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Chatham’s Visitors Bureau helps launch web promotion of agritourism

Posted Friday, August 30, 2013

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Pittsboro, NC - The Pittsboro-Siler City Convention & Visitors Bureau (CVB) joined with other visitor promotion entities in the region to launch TriangleGrown, a user-friendly website showcasing the area’s visitor-friendly agricultural destinations, typically called agritourism.

Found at, the site makes it easier for people to find farms and food producers. The site includes Places to Go, Events, Itineraries and Resources and links to the CVB websites in the region for more information.

Attractions featured include:

  • restaurants, bakeries and breweries that embody the farm-to-fork principle
  • markets that specialize in locally-produced goods
  • nurseries and public gardens that allow visitors to get back to nature
  • food tours and trails that highlight the farm-to-fork (or grape-to-glass, or plow-to-pint) journey
  • events that celebrate and showcase producers
  • farms producing things like fruits and vegetables, as well as proteins, dairy and sundries that offer a more educational experience than just shopping at a local farmers’ market

Neha Shah, director of the CVB serving all of Chatham County, said, “TriangleGrown is a great product that reflects the positive outcome when you have collaboration of CVBs.”

Shah adds, “This is a win-win for all involved, especially local farms and businesses involved in agritourism. People can quickly find wineries, restaurants showcasing locally grown foods, pick-your-own produce farms, farmers’ markets and many other options.”

With its rich agriculture heritage and strong focus on locally grown foods, Chatham County is the perfect place to highlight agritourism, said County Manager Charlie Horne.

Horne added, “When many areas were seeing declines in farming, Chatham County did not. Instead, smaller farms focusing on specialty items, such as organic fruits and vegetables and niche products gave birth to the locally-grown movement.”

Norma Burns with Bluebird Hill Farms, which produces herbs, specialty vegetables, cut flowers, native plants, value-added farm crafts and food products, said that a website to spur more visitors to her farm is appreciated.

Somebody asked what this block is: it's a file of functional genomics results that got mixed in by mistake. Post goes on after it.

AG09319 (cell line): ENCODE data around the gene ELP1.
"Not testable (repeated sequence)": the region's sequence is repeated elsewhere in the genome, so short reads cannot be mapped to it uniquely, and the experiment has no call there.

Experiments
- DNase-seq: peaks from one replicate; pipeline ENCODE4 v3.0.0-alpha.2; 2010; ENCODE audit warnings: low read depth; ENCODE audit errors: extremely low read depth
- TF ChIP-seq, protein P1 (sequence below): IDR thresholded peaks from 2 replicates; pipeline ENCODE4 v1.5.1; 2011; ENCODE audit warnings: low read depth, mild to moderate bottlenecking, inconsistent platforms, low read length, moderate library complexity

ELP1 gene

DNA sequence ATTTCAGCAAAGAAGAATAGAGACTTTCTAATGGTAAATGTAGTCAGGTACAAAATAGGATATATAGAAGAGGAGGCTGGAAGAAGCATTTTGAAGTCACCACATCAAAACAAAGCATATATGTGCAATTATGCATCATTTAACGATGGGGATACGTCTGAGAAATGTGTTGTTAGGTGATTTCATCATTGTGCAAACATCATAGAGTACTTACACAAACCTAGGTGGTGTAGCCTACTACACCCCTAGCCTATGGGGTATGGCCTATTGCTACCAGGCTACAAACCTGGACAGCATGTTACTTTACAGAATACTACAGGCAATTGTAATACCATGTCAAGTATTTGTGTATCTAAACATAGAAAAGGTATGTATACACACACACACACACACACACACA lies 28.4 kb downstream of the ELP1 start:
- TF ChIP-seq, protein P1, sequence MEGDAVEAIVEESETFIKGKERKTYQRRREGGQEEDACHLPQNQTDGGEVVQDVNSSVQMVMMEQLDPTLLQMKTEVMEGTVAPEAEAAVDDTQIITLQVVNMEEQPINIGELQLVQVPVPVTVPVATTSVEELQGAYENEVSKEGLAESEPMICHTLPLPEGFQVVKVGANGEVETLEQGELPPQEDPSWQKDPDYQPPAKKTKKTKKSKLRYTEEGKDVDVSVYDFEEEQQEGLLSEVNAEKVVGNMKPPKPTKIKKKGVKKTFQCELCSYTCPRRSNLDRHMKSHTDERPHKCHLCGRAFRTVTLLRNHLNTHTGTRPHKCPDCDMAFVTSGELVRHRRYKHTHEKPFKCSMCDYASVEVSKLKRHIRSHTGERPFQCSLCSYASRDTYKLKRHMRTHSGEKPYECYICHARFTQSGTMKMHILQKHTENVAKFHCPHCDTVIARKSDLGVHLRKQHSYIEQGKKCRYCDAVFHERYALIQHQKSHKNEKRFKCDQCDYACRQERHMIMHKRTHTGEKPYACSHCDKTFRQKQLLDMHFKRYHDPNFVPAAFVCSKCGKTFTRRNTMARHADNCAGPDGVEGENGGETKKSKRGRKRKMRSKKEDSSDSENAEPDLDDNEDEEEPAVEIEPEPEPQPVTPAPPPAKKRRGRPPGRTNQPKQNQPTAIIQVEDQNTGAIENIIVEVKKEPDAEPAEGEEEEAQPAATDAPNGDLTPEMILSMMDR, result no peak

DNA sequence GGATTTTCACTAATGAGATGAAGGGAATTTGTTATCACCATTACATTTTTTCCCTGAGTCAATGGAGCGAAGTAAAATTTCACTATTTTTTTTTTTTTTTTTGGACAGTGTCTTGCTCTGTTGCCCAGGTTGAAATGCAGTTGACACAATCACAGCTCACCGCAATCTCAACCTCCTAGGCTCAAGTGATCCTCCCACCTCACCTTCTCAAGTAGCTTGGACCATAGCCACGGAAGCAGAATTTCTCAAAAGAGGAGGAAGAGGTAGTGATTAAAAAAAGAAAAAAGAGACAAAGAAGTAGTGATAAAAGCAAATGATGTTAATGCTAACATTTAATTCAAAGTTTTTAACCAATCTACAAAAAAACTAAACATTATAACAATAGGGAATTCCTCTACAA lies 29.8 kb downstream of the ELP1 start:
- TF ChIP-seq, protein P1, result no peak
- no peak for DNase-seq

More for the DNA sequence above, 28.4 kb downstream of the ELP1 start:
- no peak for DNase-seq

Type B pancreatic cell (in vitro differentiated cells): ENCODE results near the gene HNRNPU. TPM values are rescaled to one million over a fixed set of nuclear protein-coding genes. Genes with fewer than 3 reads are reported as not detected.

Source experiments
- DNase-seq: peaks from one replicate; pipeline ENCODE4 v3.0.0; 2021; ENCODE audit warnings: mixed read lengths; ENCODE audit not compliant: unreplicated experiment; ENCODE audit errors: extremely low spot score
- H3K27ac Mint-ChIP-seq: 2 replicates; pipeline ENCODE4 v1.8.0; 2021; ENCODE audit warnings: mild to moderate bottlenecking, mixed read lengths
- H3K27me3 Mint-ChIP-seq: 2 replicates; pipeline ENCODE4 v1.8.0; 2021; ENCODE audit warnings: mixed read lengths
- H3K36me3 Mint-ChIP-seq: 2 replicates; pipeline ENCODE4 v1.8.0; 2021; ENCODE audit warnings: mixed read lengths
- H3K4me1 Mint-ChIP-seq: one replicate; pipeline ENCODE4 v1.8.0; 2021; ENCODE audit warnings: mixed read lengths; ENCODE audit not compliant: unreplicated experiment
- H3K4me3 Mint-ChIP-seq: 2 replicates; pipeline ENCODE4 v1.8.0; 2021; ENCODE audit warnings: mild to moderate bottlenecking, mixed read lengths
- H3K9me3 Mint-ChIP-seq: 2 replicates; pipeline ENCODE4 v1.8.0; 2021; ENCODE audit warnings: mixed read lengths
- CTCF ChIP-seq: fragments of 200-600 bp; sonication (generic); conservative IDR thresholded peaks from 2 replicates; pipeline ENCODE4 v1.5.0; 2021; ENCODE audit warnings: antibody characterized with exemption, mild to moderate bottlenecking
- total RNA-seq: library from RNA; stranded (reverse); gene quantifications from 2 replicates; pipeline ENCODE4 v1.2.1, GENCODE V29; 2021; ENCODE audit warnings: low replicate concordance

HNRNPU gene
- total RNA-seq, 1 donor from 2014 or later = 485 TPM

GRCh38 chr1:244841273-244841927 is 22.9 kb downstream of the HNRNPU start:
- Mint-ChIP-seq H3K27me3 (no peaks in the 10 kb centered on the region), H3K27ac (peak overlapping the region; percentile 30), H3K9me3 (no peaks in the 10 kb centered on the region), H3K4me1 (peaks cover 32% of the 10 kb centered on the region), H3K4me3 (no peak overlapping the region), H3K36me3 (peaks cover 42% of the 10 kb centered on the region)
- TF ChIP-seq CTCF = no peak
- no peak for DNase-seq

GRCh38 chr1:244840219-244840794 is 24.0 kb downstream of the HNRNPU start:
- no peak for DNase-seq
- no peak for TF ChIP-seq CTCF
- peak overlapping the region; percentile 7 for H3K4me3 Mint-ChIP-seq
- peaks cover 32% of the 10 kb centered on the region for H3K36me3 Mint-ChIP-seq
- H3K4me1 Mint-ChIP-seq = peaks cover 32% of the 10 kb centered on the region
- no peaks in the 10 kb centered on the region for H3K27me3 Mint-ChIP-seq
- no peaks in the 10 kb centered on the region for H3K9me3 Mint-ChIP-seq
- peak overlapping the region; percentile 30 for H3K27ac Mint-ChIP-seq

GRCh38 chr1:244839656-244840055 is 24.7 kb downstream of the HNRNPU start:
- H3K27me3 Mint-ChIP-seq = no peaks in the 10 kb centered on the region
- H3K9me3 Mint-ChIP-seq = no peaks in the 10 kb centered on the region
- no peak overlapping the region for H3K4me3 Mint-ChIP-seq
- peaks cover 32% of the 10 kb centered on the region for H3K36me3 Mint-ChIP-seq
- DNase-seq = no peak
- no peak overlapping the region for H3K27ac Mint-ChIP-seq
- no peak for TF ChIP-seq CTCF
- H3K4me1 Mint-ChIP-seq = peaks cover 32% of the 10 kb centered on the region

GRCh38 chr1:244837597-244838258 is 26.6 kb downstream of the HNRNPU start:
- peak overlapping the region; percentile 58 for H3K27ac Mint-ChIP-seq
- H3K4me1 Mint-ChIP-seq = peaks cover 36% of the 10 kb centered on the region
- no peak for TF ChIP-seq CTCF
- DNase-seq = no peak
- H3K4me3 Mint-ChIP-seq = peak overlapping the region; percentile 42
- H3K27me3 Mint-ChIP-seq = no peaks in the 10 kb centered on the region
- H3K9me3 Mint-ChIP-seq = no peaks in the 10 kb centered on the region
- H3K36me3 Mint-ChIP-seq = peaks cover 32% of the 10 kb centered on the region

According to Burns, small farms must diversify their sources of income to survive. “Agritourism is one of the ways we can do that. Whenever we get to do garden tours for visitors, they are learning first-hand how challenging it is to produce foods and that is another huge benefit.”

According to the Durham CVB, the movement toward locally grown foods has “led to more people wanting to participate and learn more about how food is grown and produced.”

Promotion and marketing are among the top challenges farms face when starting or extending their agritourism programs, according to a report from NC State University’s Tourism Extension program.

This challenge motivated the CVBs in Chatham, Durham, Orange, Wake, Johnston to jointly create a website to extend the marketing reach of individual agritourism attractions.

Research also shows that many agritourism visitors also participate in other activities during their day visits, which sometimes leads to longer stays. “The new website reinforces our promotion of Chatham County’s far-ranging agritourism offerings,” Shah said. will be featuring an array of upcoming fall events, such as pick-your-own pumpkins, corn mazes, autumn beer festivals, and Halloween events on the farm.

Related info:
Triangle Grown
e-mail E-mail this page
print Printer-friendly page
Chatham’s Visitors Bureau helps launch web promotion of agritourism

Related info:
Triangle Grown